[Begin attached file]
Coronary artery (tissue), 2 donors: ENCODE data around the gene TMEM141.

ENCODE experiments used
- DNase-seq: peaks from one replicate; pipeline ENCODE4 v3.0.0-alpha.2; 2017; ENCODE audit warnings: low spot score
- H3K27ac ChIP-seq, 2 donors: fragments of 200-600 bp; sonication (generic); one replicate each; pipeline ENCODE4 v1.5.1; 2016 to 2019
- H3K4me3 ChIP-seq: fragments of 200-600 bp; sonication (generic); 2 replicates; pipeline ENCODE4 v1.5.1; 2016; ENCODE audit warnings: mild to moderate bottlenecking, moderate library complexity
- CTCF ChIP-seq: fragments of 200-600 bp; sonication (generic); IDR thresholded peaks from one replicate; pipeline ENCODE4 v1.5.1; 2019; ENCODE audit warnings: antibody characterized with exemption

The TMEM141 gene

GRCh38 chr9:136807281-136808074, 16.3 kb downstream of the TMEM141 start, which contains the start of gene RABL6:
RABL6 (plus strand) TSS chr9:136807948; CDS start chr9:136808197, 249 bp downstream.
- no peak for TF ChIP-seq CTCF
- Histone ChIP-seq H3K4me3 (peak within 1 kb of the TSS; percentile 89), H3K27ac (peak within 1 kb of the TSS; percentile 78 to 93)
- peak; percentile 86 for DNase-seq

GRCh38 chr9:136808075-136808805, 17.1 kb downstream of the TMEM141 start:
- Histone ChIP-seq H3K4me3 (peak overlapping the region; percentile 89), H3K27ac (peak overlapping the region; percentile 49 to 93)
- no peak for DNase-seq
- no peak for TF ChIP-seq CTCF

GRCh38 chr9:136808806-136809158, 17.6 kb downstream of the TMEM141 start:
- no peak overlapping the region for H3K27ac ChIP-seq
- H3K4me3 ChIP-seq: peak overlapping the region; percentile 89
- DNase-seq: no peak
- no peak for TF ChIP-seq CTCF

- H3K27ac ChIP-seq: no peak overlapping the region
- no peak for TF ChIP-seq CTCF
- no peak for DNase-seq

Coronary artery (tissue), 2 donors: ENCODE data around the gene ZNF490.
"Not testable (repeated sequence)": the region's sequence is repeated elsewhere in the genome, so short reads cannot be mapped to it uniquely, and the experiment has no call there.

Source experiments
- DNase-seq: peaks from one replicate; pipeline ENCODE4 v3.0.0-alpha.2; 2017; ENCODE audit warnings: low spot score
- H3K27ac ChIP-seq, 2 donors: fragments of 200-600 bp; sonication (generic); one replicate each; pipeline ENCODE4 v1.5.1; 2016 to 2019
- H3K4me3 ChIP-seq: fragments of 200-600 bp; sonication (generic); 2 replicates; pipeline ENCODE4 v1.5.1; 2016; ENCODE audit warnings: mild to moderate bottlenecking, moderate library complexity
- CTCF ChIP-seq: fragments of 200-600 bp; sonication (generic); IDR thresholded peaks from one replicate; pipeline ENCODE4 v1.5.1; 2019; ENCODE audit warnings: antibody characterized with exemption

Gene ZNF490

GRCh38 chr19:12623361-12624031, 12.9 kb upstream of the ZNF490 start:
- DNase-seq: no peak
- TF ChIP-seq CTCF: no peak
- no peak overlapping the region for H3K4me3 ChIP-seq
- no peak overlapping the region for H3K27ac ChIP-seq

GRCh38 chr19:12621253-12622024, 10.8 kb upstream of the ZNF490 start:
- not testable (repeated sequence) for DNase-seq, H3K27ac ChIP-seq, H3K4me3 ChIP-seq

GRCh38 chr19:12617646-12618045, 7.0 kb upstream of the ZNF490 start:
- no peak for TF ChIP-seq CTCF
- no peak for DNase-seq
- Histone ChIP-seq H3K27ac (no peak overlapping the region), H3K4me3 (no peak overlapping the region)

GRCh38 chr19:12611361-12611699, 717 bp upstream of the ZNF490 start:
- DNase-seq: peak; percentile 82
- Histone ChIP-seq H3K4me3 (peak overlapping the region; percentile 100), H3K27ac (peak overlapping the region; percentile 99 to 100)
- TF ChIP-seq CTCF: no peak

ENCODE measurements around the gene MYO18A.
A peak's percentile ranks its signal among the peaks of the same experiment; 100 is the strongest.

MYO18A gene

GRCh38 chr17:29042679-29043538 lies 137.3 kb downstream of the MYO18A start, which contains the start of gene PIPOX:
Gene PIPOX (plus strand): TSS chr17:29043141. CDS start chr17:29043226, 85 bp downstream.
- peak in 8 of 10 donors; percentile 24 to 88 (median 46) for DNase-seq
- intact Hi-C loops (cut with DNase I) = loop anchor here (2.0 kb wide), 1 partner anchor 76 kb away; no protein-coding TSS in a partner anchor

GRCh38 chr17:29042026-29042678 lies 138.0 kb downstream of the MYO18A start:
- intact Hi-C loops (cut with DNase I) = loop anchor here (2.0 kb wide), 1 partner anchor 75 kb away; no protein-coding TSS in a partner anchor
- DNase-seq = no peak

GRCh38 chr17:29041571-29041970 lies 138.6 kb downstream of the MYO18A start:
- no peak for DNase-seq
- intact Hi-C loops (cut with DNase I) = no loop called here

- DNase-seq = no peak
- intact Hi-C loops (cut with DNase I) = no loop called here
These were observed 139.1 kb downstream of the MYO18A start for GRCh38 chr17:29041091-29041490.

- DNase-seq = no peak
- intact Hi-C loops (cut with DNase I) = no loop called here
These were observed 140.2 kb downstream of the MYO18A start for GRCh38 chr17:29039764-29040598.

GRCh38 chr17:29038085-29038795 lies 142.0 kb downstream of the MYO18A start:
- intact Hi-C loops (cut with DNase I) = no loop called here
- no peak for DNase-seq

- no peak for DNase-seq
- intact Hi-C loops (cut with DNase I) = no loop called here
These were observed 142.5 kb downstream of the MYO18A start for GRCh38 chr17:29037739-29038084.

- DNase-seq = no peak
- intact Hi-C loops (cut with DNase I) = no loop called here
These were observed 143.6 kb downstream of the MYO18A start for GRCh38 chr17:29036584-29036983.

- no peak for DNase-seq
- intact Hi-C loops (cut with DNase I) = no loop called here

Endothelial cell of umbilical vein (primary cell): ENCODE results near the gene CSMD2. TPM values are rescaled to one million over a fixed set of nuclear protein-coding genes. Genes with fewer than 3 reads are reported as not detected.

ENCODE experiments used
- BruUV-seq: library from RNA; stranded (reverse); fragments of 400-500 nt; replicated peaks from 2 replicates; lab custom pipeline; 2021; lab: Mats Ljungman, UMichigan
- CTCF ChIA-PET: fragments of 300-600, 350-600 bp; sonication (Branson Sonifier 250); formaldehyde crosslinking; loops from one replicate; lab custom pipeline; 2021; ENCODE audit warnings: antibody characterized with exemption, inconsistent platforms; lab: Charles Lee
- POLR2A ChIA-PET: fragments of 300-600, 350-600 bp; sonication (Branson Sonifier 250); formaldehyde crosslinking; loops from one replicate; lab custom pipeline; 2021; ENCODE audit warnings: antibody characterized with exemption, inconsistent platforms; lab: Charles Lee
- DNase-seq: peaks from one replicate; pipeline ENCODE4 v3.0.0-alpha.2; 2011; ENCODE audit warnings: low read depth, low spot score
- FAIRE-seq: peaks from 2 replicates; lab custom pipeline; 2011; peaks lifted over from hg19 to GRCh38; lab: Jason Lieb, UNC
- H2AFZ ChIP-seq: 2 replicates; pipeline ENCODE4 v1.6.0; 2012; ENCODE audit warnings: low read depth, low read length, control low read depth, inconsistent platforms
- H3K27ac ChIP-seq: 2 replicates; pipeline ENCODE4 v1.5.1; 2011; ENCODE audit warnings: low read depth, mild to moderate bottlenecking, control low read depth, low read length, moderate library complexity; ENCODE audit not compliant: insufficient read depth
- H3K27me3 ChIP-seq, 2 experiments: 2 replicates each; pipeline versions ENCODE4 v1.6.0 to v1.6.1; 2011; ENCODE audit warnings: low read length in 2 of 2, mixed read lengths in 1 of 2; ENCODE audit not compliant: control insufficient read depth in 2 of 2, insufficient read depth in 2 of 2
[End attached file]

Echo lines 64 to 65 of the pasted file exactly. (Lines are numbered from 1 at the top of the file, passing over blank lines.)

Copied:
- DNase-seq = no peak
- intact Hi-C loops (cut with DNase I) = no loop called here